Antiphospholipid syndrome is an immune disorder in which abnormal antibodies are linked to abnormal blood clots in veins and arteries. It mostly affects the legs, but clots may also form in the kidneys, lungs, and other organs.
It may lead to complications in pregnancy, such as recurring pregnancy loss and preterm births.
Antiphospholipid syndrome (APS) is also known as Antiphospholipid Antibody Syndrome, Hughes syndrome, or sticky blood.
The abnormal antibodies attack fats that contain phosphorous, known as phospholipids. Heart valve abnormalities are common in people with APS, and up to one in three cases of stroke under the age of 50 years may be due to it.
In the legs, APS can lead to deep vein thrombosis (DVT). If a clot develops in the brain, there is a serious risk of stroke.
There is no cure for APS, but current treatments can significantly reduce the risk of developing blood clots.
Most people with APS who receive treatment can lead normal, healthy lives, but, rarely, a person with the syndrome will continue to develop clots.
According to the APS Foundation of America, between 1 and 5 percent of people in the United States are thought to have APS. It is responsible for 15 to 20 percent of all cases of DVT and pulmonary embolism, or blood clots on the lung. It affects women three to five more often than men.
Antiphospholipid syndrome affects blood consistency.
Signs and symptoms of antiphospholipid syndrome depend mainly on where the clots travel to, and where they form.
A clot or embolus, which is a traveling clot, can result in:
DVT: A clot forms in one of the large veins, usually in the arm or leg, and it partially or completely blocks circulation. If a DVT blood clot moves into the lungs, a life-threatening condition known as a pulmonary embolism (PE) can result.
Pulmonary embolism (PE): An embolus, or traveling clot, appears in one part of the body, circulates throughout the body, and then blocks blood flowing through a vessel in another part of the body. In PE, an embolus blocks an artery that feeds the lungs.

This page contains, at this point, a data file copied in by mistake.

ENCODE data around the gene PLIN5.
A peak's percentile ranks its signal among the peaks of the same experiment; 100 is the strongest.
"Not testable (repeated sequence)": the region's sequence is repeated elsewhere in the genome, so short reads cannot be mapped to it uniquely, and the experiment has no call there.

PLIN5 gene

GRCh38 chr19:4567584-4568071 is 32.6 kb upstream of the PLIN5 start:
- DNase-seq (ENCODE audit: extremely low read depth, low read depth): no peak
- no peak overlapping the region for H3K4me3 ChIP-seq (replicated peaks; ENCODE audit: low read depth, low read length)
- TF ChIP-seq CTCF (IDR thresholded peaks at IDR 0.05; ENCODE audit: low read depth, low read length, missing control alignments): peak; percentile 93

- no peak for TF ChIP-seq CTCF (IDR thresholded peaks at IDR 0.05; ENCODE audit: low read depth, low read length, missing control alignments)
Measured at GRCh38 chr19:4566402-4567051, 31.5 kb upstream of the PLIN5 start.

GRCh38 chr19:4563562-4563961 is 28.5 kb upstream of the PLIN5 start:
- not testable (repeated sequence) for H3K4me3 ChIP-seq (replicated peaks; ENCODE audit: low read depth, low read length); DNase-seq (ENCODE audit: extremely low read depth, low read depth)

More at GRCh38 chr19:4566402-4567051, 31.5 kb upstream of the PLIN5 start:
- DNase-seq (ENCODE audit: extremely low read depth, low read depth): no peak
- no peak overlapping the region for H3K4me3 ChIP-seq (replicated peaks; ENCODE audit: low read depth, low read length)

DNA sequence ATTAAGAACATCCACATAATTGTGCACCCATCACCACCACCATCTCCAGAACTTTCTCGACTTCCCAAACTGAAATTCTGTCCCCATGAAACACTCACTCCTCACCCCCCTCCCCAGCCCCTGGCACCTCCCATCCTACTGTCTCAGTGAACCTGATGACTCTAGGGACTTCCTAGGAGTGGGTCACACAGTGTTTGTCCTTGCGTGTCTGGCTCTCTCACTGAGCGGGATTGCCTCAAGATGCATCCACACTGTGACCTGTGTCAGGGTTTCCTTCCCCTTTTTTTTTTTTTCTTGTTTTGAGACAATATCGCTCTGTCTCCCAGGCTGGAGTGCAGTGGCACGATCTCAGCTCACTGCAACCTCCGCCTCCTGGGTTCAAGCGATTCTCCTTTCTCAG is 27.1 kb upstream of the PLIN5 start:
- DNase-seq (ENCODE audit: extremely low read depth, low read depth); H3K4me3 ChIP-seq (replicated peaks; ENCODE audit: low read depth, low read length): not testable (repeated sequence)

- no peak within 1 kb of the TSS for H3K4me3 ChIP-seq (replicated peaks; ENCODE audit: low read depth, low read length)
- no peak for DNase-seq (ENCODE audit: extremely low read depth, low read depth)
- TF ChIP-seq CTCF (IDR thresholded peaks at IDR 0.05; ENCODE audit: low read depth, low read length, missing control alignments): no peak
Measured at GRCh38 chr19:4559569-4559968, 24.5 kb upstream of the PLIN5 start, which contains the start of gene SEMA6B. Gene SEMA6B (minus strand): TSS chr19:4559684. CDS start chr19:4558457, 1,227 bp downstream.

Complications of pregnancy: These include recurring miscarriages, preterm delivery, and preeclampsia, or high blood pressure during pregnancy.
Ischemic stroke: A blood clot interrupts blood flow to a part of the brain, cutting off the supply of oxygen and glucose. Brain cell death and brain damage can results. Around 75 percent of all stroke cases are ischemic.
Less common signs and symptoms include:
headaches or migraines
dementia and seizures, if a clot blocks blood flow to parts of the brain
livedo reticularis, a lace-like purplish rash on the knees and wrists
Around 30 percent of people with APS have heart valve abnormalities. In many cases, the mitral valve thickens, or develops extra mass, causing blood to leak back into one of the heart’s chambers. Some patients may have problems with the aortic valve.
Levels of platelets can drop. Platelets are the blood cells that are needed for normal clotting. This can lead to episodes of bleeding, for examples nosebleeds, or bleeding gums. Some people may experience bleeding into the skin, causing small red spots to appear.
In very rare cases, a person may develop:
chorea, an involuntary jerking of the body and limbs
mental health problems, such as depression or psychosis
Symptoms tend to appear between the ages of 20 and 50 years, but sometimes they develop during childhood.
Catastrophic antiphospholipid syndrome
Catastrophic antiphospholipid syndrome (CAPS) is a type of “thrombotic storm,” in which multiple clots suddenly form. It affects a small minority of patients with APS, progressively damaging several organs.
Blood clots abruptly develop all over the body, resulting in multiple organ failure. Why it happens is unclear.
Symptoms vary, depending on which organs are affected, but they include:
edema, or swelling, in the ankles, feet, or hands
fits, or seizures
Symptoms tend to appear suddenly and get worse rapidly.
CAPS is a medical emergency and the patient will need intensive care as soon as possible, so that the body’s functions can be maintained while high-dose anticoagulants are administered.
Research suggests that around 46 percent of patients with catastrophic antiphospholipid syndrome do not survive the initial event, and there is a risk of a repeat event at some time, even with medical care.
Deep vein thrombosis and pulmonary embolism
Find out more about DVT and PE
A doctor will usually prescribe medication to thin the blood, to reduce the chance of clotting. The patient will normally need this medication for the rest of their life.
Possible combinations include aspirin with warfarin, or Coumadin, or possibly heparin. If warfarin does not work, the dose may be increased or heparin may be added.
The clotting action of anticoagulants can sometimes lead to a hemorrhage, or excessive bleeding.
Patients should seek medical help at once if they experience:
blood in feces, urine, or vomit
coughing up blood
nosebleeds lasting longer than 10 minutes
Patients who experience thrombosis will normally need to take heparin and warfarin. When the thrombosis clears, they will continue with warfarin.
Treatment in pregnancy
A woman with a diagnosis with APS should plan for pregnancy from before conception. Treatment will start at the beginning of pregnancy and finish after delivery.
It is important to monitor the blood, especially during pregnancy.
In an unplanned pregnancy, the effectiveness of treatment may be reduced as it will not begin until several weeks after conception.